cardio workplace wellness

Cardio Health Address Through Workplace Wellness Focus on Obesity

As we noted yesterday, American Heart Month has ended. But that doesn’t mean it’s time to stop focusing on ways a well-run workplace wellness program can help employees manage cardio health — and help businesses reduce health costs.

And a recent New York Times post emphasizes why it’s important to continue conversation — and even increase engagement techniques — with people who may face obesity:

“A subtle form of peer pressure has convinced many, consciously or otherwise, that it’s acceptable to be significantly heavier than the ‘normal’ weight ranges listed on a body mass index (B.M.I.) or doctor’s height-weight chart.” The post continues: “Public health experts fear that this trend toward “fat acceptance” bodes ill for future well-being and the soaring costs of chronic weight-related ailments like heart disease, hypertension, Type 2 diabetes and more than a dozen kinds of cancer.”

Cardio Health: Obesity Matters

Indeed, an article published last year in the Journal of the American Medical Association (JAMA) raised similar concerns. It’s titled “Change in Percentages of Adults With Overweight or Obesity Trying to Lose Weight, 1988-2014.”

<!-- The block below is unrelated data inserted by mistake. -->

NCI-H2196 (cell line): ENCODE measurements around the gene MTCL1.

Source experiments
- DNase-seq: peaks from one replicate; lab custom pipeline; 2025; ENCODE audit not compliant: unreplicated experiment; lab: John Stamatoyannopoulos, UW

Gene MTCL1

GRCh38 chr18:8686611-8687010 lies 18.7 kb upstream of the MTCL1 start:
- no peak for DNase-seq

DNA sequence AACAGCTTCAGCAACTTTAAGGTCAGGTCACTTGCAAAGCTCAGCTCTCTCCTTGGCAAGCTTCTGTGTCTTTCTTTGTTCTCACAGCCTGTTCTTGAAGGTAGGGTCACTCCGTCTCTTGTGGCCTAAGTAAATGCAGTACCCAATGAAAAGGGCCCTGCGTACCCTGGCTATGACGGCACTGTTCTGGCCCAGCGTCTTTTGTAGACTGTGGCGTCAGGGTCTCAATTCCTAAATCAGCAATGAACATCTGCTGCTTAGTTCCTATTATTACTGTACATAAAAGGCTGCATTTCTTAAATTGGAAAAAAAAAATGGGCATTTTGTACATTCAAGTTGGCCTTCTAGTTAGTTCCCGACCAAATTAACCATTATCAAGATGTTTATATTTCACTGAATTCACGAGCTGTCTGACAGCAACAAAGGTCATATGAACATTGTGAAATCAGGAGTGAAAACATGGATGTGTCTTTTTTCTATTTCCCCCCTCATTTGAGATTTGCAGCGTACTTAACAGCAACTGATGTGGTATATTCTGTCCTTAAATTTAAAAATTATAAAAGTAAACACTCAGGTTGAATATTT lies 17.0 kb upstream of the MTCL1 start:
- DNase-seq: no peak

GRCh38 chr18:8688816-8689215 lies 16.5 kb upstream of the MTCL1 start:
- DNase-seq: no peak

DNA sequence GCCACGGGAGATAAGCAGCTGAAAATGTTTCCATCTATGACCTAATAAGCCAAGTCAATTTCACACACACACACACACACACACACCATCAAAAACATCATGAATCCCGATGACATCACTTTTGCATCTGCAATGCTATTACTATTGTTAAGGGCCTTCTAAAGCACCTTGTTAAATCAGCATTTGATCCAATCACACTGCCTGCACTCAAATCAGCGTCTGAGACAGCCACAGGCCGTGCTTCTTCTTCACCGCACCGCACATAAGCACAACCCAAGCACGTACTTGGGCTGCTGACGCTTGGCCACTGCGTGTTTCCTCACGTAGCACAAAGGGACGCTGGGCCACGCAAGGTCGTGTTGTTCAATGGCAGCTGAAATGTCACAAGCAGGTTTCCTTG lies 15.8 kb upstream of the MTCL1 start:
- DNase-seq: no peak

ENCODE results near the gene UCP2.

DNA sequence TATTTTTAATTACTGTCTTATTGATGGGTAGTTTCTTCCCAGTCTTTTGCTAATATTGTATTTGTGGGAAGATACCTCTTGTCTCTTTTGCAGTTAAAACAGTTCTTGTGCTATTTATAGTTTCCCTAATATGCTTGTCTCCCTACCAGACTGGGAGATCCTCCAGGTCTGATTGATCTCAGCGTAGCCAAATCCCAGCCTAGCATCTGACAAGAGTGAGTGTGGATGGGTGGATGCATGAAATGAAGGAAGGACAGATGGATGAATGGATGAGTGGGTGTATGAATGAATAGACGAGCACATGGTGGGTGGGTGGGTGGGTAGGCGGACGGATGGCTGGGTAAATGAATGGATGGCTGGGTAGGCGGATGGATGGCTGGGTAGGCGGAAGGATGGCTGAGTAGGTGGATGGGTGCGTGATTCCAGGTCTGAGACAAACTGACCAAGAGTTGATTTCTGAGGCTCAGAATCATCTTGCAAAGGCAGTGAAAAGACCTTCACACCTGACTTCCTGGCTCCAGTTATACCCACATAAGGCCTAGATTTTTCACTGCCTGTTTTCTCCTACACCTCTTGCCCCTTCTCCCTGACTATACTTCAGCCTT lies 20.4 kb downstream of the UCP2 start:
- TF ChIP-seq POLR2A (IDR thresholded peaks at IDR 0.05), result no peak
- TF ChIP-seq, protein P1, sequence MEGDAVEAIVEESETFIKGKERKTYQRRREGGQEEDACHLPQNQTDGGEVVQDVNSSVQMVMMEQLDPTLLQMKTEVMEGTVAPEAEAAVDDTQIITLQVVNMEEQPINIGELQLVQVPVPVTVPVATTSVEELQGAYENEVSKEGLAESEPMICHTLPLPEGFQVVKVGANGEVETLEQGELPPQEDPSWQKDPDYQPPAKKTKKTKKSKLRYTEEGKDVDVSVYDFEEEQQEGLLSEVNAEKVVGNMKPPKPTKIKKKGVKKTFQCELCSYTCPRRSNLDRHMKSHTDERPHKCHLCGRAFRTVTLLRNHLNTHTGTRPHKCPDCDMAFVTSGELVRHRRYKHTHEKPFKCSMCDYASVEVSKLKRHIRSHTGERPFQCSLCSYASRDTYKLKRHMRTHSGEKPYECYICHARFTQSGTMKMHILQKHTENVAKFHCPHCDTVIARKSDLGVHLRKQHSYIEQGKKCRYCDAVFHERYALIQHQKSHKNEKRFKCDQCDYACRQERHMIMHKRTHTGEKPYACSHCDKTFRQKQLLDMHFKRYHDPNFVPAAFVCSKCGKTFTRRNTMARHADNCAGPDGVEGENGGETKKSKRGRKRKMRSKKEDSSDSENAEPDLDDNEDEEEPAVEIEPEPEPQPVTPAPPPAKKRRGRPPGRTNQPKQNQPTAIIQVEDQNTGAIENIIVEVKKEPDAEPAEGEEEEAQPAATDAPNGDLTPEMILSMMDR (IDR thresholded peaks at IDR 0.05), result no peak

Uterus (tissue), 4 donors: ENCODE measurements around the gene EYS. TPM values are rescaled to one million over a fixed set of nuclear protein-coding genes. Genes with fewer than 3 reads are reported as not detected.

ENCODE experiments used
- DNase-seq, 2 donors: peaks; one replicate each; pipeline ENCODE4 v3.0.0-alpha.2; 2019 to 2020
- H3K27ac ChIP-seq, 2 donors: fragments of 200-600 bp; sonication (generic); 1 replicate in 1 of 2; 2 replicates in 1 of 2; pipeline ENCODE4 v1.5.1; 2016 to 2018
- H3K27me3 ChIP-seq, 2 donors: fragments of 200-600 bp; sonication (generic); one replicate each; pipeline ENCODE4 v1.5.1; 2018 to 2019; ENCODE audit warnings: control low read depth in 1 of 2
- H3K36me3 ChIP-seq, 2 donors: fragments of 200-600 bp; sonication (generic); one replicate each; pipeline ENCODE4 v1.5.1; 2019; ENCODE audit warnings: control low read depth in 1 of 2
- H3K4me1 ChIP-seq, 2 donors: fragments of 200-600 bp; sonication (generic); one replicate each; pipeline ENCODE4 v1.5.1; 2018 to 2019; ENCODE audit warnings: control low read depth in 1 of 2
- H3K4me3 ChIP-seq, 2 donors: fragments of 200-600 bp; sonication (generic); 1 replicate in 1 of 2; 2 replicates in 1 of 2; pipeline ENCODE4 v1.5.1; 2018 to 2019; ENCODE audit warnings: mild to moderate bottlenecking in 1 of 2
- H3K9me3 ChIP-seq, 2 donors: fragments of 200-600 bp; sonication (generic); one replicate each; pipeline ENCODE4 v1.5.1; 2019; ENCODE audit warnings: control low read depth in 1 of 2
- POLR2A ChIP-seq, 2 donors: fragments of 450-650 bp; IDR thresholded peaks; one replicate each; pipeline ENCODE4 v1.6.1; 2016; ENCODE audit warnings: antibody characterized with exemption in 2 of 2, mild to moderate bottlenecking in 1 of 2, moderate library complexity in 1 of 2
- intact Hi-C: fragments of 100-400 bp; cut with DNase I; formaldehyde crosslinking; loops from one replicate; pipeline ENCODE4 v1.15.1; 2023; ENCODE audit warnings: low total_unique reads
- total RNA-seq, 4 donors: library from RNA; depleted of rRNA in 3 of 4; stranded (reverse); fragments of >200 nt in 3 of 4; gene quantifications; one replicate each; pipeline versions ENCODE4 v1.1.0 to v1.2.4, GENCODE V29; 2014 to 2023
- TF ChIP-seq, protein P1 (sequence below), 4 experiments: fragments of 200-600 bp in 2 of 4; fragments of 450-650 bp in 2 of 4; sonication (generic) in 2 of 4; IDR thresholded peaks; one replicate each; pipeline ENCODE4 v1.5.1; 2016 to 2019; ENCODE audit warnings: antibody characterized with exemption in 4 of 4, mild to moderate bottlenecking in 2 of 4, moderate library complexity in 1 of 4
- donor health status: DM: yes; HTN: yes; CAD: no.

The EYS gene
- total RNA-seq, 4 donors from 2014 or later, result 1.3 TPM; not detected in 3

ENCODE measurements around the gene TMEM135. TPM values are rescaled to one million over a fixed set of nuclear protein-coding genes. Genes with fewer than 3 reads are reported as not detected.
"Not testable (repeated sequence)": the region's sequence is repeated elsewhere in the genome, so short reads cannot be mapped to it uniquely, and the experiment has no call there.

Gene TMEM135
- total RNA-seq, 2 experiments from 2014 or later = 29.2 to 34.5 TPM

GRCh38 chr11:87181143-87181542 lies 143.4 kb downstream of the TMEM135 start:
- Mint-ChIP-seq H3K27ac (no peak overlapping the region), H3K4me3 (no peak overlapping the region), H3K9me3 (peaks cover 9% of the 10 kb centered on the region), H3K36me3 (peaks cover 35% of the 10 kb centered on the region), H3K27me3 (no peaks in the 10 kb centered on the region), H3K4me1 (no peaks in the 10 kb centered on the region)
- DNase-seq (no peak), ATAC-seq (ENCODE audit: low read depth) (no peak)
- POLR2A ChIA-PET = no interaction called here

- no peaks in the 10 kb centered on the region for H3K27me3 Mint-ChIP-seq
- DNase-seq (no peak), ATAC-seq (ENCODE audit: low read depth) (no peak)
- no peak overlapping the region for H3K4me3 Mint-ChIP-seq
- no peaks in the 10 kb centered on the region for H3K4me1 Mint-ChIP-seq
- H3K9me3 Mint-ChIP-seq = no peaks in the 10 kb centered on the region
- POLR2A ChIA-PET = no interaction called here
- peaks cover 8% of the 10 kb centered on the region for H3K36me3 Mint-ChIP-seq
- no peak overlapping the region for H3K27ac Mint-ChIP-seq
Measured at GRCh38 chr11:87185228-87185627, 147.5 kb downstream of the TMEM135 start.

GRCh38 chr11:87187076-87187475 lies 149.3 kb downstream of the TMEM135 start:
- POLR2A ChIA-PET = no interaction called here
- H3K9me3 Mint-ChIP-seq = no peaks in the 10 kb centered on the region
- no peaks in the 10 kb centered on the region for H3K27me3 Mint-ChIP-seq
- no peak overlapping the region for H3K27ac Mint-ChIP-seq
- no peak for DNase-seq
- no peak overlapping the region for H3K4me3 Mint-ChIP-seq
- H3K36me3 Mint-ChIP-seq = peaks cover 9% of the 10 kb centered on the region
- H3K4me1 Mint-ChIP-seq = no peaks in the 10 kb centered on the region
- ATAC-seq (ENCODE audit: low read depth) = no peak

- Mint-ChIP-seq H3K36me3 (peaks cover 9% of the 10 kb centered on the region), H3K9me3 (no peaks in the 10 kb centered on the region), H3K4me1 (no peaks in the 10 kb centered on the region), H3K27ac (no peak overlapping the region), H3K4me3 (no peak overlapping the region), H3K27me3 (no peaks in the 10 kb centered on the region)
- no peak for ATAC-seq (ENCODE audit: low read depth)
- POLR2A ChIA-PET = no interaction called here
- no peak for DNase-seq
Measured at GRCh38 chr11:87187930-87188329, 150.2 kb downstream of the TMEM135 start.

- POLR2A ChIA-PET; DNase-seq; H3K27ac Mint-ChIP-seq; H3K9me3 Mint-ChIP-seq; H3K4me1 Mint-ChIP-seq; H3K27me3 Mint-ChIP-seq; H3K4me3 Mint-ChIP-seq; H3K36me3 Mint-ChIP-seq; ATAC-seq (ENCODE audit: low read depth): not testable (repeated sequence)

The report begins: “Socially acceptable body weight is increasing.1 If more individuals who are overweight or obese are satisfied with their weight, fewer might be motivated to lose unhealthy weight. This study assessed the trend in the percentage of adults who were overweight or obese and trying to lose weight during 3 periods from 1988 through 2014.”

The authors’ conclusions highlight the challenge that well-run workplace wellness programs face and the extent to which continuing to find new ways to engage employees — to help them start and maintain focus on weight issues — matters:

“Weight gain has continued among US adults, yet in this study, fewer adults reported trying to lose weight.”

“This observation may be due to body weight misperception reducing motivation to engage in weight loss efforts or primary care clinicians not discussing weight issues with patients.”

“The chronicity of obesity may also contribute. The longer adults live with obesity, the less they may be willing to attempt weight loss, in particular if they had attempted weight loss multiple times without success.”